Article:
A life in Blue
On the afternoon of June 19, 2017, Fort Dodge Police Capt. Bob Thode made one last call on his radio.
It was heard and recorded in the Webster County Communications Center by the other officers on duty and anyone with an ear turned to the local scanner traffic.
“It’s been an honor serving with all of you,” he said before a short pause. “I’m 10-42.”
10-42 means “end of shift.”
In Thode’s case, it was his last shift on the streets in a three decade law enforcement career.
His first day of work was Feb. 28, 1982.
He was first attracted to law enforcement for two reasons.
“The excitement of the job and being able to help people.” he said.
His first week on the job tossed him from the frying pan into the fire.
“I got to guard a homicide crime scene,” he said. “It was my first instance with death. As a brand new rookie on the PD, the word eerie would be the term I would use.”
One of the changes in law enforcement during Thode’s career is in the level of training. He said there’s much more of it now and, as a captain, helping pass on that knowledge and experience to the younger officers was one of the aspects of the job that he greatly enjoyed.
“We try to show them more than one way to do the job,” he said. “We give them guidance and hope they make the right decisions if something happens.”
Even after three decades, he still doesn’t hesitate to recommend law enforcement as a career.
“Law enforcement is an exciting job,” he said.
His recommendation does come with a “but.”
“When you get older,” he said, “It’s not that exciting. It’s a bit scary. My biggest fear is something happening to the young officers.”
One of Thode’s proudest accomplishments in his career isn’t so much what’s happened to him on job but what’s not happened to him off the job.
“I’m most proud of the fact I was able to stay married for 33 years to the same woman,” he said. “We had quite the understanding kids.”
Lost family time is his only real regret.
“They missed out on a lot of things,” he said. “I spent a lot, and I mean a lot, of time on the night shift.”
Thode has three things on his list of “What would I do different?”
“Number one, working on a roof and falling off.” he said.
“Number two, using a wood splitter.” said while holding up the hand that allows him to count to 4 and a half.
His final item is much more serious.
“Me and Fort Dodge firefighters Jeff Hill and Ron Hedeen took the elevator at the Wahkonsa Apartments to the fifth floor,” he said. “It was supposed to be a small fire in an apartment. We found out the floor was completely full of smoke. I have to credit those two with saving my life. If I ever thought I was going to die, that was the day.”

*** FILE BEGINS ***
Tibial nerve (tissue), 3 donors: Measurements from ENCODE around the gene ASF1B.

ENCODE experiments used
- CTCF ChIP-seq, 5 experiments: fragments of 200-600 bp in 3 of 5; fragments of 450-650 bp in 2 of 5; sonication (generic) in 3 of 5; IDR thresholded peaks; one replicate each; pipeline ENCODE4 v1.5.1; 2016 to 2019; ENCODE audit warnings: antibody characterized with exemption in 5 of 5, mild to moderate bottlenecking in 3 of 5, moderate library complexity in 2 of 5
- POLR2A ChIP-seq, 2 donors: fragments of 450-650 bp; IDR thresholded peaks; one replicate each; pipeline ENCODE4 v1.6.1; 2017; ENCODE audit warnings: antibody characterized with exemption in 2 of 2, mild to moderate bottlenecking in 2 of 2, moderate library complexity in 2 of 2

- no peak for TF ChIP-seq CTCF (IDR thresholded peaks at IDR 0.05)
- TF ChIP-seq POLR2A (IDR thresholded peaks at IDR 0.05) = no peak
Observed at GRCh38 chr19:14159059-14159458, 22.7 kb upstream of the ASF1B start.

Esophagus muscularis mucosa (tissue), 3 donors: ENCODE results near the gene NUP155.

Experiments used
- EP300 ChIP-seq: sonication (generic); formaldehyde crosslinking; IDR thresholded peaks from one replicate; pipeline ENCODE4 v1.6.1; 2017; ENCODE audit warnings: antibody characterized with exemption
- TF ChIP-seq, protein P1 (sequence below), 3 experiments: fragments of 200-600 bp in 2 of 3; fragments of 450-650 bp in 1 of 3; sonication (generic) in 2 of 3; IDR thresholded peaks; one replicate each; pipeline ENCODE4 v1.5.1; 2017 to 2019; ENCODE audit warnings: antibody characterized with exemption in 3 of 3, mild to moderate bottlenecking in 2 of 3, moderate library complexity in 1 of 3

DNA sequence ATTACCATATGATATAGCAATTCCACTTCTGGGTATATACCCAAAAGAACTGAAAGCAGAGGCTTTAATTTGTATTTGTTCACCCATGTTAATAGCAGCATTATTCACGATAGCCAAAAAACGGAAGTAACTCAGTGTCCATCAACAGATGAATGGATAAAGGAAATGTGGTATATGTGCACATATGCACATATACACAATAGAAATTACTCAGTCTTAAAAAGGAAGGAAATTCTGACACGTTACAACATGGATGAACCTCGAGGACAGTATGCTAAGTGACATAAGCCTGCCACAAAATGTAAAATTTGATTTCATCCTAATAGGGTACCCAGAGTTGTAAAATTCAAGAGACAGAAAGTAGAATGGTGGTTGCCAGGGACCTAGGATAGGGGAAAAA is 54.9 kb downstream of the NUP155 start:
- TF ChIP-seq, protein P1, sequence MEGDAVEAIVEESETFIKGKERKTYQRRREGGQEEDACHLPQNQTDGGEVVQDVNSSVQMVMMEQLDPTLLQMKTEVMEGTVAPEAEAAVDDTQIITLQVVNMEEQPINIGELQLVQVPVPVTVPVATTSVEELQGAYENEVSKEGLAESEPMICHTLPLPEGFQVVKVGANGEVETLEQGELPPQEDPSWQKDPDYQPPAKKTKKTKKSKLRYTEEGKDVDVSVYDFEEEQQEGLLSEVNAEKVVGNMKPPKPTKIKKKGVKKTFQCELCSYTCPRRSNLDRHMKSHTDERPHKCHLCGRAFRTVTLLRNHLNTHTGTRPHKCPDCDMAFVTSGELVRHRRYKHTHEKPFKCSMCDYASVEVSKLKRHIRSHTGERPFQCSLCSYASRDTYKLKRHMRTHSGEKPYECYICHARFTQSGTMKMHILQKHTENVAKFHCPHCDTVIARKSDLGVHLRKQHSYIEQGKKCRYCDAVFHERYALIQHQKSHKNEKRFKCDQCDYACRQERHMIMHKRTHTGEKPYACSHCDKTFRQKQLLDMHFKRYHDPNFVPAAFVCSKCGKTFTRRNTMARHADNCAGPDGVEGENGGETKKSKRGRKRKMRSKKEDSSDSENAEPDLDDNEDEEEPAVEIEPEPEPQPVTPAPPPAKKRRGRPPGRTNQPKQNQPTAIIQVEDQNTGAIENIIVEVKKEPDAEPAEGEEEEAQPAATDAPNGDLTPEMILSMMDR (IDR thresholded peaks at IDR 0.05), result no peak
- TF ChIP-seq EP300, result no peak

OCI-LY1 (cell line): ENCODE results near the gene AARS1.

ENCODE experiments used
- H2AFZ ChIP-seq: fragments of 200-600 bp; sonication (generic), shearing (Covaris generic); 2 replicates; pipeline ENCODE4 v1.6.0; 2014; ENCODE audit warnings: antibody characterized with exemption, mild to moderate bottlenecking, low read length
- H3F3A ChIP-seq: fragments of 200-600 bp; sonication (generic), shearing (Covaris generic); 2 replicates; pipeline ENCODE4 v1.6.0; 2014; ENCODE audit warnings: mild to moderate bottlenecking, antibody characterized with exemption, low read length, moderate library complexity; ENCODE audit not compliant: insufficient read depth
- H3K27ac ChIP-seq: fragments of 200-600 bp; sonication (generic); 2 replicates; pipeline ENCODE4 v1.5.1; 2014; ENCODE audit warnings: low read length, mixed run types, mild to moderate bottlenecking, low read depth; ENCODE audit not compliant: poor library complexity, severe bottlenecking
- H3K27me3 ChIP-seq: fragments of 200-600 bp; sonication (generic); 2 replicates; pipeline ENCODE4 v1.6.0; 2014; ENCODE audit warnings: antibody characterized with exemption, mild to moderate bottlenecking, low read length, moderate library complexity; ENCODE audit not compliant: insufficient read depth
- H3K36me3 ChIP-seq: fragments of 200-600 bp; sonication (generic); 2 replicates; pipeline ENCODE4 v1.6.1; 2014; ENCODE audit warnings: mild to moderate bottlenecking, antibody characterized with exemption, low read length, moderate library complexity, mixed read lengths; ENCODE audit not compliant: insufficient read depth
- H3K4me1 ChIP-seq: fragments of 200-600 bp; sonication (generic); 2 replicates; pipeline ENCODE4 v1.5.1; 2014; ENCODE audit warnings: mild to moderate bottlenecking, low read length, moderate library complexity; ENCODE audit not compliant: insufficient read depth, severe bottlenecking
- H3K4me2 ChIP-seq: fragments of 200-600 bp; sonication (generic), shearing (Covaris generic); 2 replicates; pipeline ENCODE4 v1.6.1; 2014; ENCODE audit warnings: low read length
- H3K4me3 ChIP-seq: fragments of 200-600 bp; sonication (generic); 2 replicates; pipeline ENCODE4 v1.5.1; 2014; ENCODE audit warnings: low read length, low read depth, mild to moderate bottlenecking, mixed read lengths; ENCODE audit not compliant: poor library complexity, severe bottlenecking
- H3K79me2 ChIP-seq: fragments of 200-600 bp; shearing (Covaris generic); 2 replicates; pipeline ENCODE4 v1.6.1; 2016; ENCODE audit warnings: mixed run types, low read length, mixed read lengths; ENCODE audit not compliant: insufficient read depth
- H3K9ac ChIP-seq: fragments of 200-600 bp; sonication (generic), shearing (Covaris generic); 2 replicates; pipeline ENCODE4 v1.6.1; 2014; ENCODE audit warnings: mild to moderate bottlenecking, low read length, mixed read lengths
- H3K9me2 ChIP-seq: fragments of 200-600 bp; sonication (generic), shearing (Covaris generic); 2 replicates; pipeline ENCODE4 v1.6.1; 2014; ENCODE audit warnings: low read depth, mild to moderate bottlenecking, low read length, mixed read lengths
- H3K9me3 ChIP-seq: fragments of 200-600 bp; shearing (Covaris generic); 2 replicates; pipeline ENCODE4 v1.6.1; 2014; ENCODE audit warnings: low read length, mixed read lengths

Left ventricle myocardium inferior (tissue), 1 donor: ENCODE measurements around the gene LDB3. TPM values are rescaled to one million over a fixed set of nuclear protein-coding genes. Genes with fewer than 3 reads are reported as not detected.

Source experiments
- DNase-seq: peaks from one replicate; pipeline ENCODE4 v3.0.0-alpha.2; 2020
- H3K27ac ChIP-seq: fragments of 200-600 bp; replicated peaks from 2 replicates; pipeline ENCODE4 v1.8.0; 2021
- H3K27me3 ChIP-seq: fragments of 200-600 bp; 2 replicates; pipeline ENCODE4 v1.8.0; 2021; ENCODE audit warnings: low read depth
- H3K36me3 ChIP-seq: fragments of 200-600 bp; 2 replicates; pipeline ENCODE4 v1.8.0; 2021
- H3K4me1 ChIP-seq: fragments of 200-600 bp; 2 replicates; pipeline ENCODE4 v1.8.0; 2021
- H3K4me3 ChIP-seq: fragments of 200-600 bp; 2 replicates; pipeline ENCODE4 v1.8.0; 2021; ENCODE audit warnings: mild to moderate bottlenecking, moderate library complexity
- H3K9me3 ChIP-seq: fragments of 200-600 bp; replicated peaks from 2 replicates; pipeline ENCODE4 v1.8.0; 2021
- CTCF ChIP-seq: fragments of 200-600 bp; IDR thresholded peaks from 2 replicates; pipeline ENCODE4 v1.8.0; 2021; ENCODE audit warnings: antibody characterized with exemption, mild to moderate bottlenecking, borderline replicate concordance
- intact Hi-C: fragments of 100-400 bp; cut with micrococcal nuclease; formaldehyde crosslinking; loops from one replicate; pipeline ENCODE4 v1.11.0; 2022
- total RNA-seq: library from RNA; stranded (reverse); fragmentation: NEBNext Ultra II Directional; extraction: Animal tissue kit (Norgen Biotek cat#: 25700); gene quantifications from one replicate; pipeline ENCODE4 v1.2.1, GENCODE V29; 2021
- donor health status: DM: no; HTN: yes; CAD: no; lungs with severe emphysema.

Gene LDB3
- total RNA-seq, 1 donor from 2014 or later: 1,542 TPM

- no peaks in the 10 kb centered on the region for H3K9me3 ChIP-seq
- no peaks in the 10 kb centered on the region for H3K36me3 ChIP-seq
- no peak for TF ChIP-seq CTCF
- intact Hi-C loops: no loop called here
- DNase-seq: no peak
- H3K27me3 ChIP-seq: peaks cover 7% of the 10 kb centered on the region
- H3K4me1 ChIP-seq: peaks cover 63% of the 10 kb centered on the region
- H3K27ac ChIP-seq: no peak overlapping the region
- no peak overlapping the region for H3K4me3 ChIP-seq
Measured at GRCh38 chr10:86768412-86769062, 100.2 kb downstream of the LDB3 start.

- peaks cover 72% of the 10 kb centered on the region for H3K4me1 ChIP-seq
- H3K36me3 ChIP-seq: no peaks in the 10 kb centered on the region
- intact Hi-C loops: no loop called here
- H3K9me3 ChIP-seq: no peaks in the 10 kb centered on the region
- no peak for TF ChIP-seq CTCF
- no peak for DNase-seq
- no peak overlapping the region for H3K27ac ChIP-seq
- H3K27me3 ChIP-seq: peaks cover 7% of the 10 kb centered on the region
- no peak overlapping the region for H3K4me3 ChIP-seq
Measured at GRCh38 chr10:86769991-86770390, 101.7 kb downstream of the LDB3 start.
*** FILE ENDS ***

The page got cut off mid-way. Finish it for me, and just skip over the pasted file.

Of course, he would go into the building again.
“I’d do it over,” he said. “I’d just do it a little different.”
Thode has also enjoyed his nickname, “Shrek,” since the Dreamworks animated movie came out in 2001.
“The nickname was given to me by Chuck Guthrie,” he said. “Everybody has a nickname or two.”
At first it bothered him a bit — then he saw the film.
“I had never seen the movie,” he said. “I thought they’re talking about the donkey, not the old green-headed ogre.”
The nickname means that friends, family and fellow officers are never at a loss for gift giving ideas.
“I have more Shrek memorabilia,” he said. “Shrek coffee cups, Shrek ears, Shrek gloves. If they come out with another Shrek item, I get it. It all came from them.”
While Thode may be gone from the Fort Dodge Police Department, he will continue to serve the community in other ways.
He’s also a Webster County Supervisor.
He said he was inspired to run because he wanted to be part of, and help, with the ongoing growth and positive things happening in Fort Dodge and Webster County.
Thode has seen the downside.
“I grew up in Fort Dodge when meat packing was king,” he said. “I was here when the meat packing left. I saw a lot of people leave to support their families.”
Thode readily admits that he’s still learning and is quick to credit his fellow supervisors with being great teachers.
“We’ve got some really good guys on the board of supervisors,” he said. “They’ve been a lot of help. They don’t hesitate to help answer a question. It’s been extremely interesting.”
Thode also serves on the district mental health board and the Community and Family Resources board.
“I have really gotten to meet some very caring people,” he said. “They have the same goals. We try to make things better for everybody.”
In most law enforcement and other public safety encounters, most people are not having the best day of their life.
Thode recognized that and always encouraged his officers to spend time with the public and the public that they serve when they’re not in crisis.
Whether that’s a friendly chat when the officer stops for coffee or events like the ongoing Fort Dodge/Webster County Citizens Academy.
Of course, one might take the cop off the street at retirement but you can’t take the cop out of the person behind the badge.
Thode is no exception.
“I’ll probably always worry about the young officers’ safety,” he said. “No matter what.”
He also leaves them with a piece of advice, something that served him well.
“If there’s ever a moment where you think you’ve seen it all,” he said, “then something happens that changes your mind.”